Leena Krohn (1947 – ) is one of the most respected Finnish writers of her generation. In her large body of work for adults and children, Krohn deals with issues related to the boundary between reality and illusion, artificial intelligence, and issues of morality and conscience. Her Collected Fiction has just been released by Cheeky Frawg Books and is also available through StoryBundle this month.
Her short novel Tainaron: Mail From Another City, reprinted in Collected Fiction, was nominated for a World Fantasy Award and International Horror Guild Award in 2005. Tainaron shares some affinities with the work of Kafka, while being utterly original. Each section of the novel illuminates the next, with the weird element serving both as strange adventure and parallel to the real world. It is one of the most important works of post-World War II dark fantasy. The following essay is a reprint of a prior 101 Weird writers feature, in celebration of the publication of Collected Fiction.
Tainaron is the kind of work that defies classification or description. There are a few things that we may say definitively about it (and only a few things). First, it is a novella narrated through a series of thirty letters. These letters remain unanswered, so we see the story through the eyes of the nameless letter-writer alone. Her topic is her travels through Tainaron, an unfamiliar city peopled by sapient insects. (We might call them insects with souls.)
Each letter is a self-contained slice of life, blending observation and introspection. Most describe a single incident, experience or conversation. Each one further illuminates the nature of life in the city. In this fragmented fashion, the letters slowly build on one another, revealing the novella’s larger arc. The structure is reminiscent of Invisible Cities by Italo Calvino or Einstein’s Dreams by Alan Lightman, with a crucial difference: while both of these books devote each short chapter to describing the circumstances of a unique world, Tainaron focuses exclusively on its one eponymous city. And yet, in its fluid and fluctuating nature, Tainaron the city seems to encompass many worlds itself. At any rate, the effect is similar. Scenes of increasing surrealism paint a picture of a place that, despite its weirdness, begins to look surprisingly like home.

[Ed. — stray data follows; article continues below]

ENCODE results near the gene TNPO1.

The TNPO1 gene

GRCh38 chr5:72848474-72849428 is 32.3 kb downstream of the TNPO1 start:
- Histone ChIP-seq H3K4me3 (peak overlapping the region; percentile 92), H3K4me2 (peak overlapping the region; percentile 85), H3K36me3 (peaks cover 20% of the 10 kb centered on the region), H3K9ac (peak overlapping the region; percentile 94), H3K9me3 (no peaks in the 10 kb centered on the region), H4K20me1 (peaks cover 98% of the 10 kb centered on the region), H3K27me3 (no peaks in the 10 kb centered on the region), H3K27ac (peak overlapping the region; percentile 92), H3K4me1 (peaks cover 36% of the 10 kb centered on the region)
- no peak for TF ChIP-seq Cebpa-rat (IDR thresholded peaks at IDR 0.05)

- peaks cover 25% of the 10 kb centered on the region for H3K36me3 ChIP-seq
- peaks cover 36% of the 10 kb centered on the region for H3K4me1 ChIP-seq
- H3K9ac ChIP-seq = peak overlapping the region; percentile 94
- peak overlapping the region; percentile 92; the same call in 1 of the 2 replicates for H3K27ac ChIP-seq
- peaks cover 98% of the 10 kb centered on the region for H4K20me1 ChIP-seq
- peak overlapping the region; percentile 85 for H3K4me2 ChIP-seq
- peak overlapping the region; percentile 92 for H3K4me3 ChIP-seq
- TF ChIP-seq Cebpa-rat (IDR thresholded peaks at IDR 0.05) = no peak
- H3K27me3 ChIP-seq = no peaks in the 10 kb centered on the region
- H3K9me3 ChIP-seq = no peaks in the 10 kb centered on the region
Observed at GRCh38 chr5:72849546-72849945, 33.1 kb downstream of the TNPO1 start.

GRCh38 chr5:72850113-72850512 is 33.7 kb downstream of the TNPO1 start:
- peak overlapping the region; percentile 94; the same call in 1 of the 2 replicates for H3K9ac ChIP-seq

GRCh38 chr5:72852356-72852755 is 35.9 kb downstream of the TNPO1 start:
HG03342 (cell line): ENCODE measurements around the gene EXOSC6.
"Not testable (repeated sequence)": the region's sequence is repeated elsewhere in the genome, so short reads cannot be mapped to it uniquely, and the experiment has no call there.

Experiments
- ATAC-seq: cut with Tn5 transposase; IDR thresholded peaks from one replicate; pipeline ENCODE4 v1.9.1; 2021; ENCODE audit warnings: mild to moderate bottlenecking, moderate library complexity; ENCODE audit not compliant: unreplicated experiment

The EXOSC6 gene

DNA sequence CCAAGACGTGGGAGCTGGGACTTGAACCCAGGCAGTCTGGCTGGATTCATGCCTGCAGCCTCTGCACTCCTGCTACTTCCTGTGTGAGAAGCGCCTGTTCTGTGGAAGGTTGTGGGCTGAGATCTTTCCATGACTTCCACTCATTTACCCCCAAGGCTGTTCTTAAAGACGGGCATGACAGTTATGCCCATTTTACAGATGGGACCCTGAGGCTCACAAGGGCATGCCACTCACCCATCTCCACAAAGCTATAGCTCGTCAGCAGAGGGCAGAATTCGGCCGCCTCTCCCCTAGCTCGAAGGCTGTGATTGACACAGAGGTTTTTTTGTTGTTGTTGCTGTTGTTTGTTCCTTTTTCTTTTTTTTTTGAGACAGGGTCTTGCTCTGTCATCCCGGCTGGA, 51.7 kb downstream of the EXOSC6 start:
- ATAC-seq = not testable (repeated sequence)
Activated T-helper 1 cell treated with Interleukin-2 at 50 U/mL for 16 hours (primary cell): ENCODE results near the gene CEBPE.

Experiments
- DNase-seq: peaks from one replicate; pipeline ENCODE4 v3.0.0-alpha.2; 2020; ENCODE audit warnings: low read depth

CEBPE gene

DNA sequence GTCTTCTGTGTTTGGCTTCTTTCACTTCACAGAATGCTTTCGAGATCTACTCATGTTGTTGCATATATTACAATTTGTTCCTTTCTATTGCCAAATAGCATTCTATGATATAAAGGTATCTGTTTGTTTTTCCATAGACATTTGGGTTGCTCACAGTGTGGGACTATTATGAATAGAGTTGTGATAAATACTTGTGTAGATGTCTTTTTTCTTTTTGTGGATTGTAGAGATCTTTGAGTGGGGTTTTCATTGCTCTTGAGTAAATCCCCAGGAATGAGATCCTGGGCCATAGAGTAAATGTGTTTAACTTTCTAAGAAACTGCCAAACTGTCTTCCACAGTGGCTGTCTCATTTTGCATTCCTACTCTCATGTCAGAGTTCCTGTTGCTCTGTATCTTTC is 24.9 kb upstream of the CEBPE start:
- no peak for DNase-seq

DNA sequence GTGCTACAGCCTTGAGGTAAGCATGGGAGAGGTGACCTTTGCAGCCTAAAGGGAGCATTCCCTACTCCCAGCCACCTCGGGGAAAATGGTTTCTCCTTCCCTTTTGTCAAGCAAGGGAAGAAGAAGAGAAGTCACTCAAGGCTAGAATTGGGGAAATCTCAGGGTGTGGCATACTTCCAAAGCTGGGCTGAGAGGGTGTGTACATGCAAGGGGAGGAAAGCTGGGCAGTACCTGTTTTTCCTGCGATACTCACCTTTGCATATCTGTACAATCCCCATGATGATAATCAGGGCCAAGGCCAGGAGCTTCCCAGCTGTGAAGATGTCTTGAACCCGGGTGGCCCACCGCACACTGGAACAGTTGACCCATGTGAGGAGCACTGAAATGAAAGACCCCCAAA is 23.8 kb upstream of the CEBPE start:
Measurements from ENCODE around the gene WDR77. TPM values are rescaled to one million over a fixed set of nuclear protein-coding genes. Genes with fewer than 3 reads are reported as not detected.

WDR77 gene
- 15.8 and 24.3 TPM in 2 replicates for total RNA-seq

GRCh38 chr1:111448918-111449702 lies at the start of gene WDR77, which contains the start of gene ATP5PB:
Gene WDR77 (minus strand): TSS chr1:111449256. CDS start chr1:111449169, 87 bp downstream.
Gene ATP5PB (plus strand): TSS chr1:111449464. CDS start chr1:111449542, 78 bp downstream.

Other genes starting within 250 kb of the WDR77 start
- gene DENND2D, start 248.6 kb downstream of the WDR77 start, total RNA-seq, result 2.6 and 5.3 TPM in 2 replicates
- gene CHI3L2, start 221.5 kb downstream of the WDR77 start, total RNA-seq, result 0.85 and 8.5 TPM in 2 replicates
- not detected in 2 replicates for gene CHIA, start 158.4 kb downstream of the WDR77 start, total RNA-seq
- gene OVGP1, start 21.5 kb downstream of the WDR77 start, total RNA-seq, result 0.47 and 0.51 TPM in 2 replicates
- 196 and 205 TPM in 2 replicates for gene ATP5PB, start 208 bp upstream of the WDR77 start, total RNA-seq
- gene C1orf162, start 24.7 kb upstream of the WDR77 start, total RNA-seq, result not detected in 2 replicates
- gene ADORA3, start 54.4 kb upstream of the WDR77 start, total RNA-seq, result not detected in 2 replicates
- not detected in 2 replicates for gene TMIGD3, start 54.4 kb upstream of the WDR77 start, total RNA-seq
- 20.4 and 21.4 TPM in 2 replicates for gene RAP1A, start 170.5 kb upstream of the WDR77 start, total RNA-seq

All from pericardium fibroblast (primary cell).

What, and where, is Tainaron? It’s a city, like any other: it has its desirable neighborhoods and its slums, its streets and shops, its social structures. It’s home to “vanishing spires of cathedrals, the liquid gold of the cupolas of minarets, and the pure capitals of a Doric temple.” It is a great melting pot and a diverse ecosystem, where strange persons of all kinds live and work together. Sometimes, their insect nature is quite apparent; other times they seem quite human. (Miss Pumilio, for example — the frail old lady who lives above the narrator in her first home in Tainaron — does not seem to be an insect at all.) Tainaron is located at the edge of a vast body of water called Oceanos, which separates the narrator from her native city. Apparently, Tainaron is also located in a volcanic zone; scientists warn of possible destruction.
It’s a city, like any other, but it’s also a way of being, or a way of seeing. In the twelfth letter, our narrator writes, “…suddenly the earth gave way beneath my feet and I remembered once more that beneath Tainaron is nothing but a crust, as insubstantial as one night’s ice.” Something about Tainaron is fleeting and fragile; like a paradigm or a metaphor, it is upheld only through belief. The city’s emblem is the Ferris wheel. “Ferris wheel, wheel of fortune… Sometimes my gaze fastens itself to its spinning and I seem to hear, until sleep comes, the constant humming of the wheel, which is the voice of Tainaron itself.” In the end, Tainaron is perfectly mutable. It is a city of constant change, defined only by its endless state of motion.
In fact, in the twenty-second letter, as the narrator’s attempts to catalogue the city prove fruitless, her friend Longhorn informs her: “Tainaron is not a place, as you perhaps think. It is an event which no one measures. It is no use anyone trying to make maps.” This description of the city could equally be applied to the book. Like many groundbreaking works, Tainaron is difficult to describe. It exists at the level of language, where ambiguity and nuance hold sway. It is not quite like anything else. In its unfamiliar method of exploring an unfamiliar place, it may be inaccessible at times; and yet as the story develops, the writing becomes addictive, mesmerizing. Krohn’s language is lyrical and evocative, but there’s something else, as well — her subtle, glancing way of probing at the mysteries of life and death. Unexpected insights arise from the mundane, but they are suggested so delicately they remain almost intangible.